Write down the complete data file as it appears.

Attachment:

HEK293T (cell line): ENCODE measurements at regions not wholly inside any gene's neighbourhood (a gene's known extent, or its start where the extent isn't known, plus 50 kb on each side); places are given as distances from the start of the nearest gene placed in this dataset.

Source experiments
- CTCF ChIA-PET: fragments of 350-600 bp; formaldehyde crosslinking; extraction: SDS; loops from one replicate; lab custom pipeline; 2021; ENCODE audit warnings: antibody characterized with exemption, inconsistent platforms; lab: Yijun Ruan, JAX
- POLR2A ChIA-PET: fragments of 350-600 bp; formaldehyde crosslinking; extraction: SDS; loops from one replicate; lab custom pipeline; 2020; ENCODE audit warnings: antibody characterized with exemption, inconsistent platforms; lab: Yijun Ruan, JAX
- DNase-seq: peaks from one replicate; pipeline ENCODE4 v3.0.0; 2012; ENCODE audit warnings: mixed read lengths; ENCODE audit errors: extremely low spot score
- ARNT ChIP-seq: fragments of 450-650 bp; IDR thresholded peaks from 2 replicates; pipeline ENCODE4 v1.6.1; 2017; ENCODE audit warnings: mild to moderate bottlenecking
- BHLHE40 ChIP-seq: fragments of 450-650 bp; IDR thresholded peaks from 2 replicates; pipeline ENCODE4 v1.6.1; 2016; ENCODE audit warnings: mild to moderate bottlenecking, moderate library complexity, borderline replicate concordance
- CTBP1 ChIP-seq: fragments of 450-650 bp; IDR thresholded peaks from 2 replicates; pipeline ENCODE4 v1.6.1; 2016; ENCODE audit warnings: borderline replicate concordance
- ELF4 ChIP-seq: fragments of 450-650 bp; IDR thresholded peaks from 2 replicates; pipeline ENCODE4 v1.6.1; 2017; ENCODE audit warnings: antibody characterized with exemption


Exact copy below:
HEK293T (cell line): ENCODE measurements at regions not wholly inside any gene's neighbourhood (a gene's known extent, or its start where the extent isn't known, plus 50 kb on each side); places are given as distances from the start of the nearest gene placed in this dataset.

Source experiments
- CTCF ChIA-PET: fragments of 350-600 bp; formaldehyde crosslinking; extraction: SDS; loops from one replicate; lab custom pipeline; 2021; ENCODE audit warnings: antibody characterized with exemption, inconsistent platforms; lab: Yijun Ruan, JAX
- POLR2A ChIA-PET: fragments of 350-600 bp; formaldehyde crosslinking; extraction: SDS; loops from one replicate; lab custom pipeline; 2020; ENCODE audit warnings: antibody characterized with exemption, inconsistent platforms; lab: Yijun Ruan, JAX
- DNase-seq: peaks from one replicate; pipeline ENCODE4 v3.0.0; 2012; ENCODE audit warnings: mixed read lengths; ENCODE audit errors: extremely low spot score
- ARNT ChIP-seq: fragments of 450-650 bp; IDR thresholded peaks from 2 replicates; pipeline ENCODE4 v1.6.1; 2017; ENCODE audit warnings: mild to moderate bottlenecking
- BHLHE40 ChIP-seq: fragments of 450-650 bp; IDR thresholded peaks from 2 replicates; pipeline ENCODE4 v1.6.1; 2016; ENCODE audit warnings: mild to moderate bottlenecking, moderate library complexity, borderline replicate concordance
- CTBP1 ChIP-seq: fragments of 450-650 bp; IDR thresholded peaks from 2 replicates; pipeline ENCODE4 v1.6.1; 2016; ENCODE audit warnings: borderline replicate concordance
- ELF4 ChIP-seq: fragments of 450-650 bp; IDR thresholded peaks from 2 replicates; pipeline ENCODE4 v1.6.1; 2017; ENCODE audit warnings: antibody characterized with exemption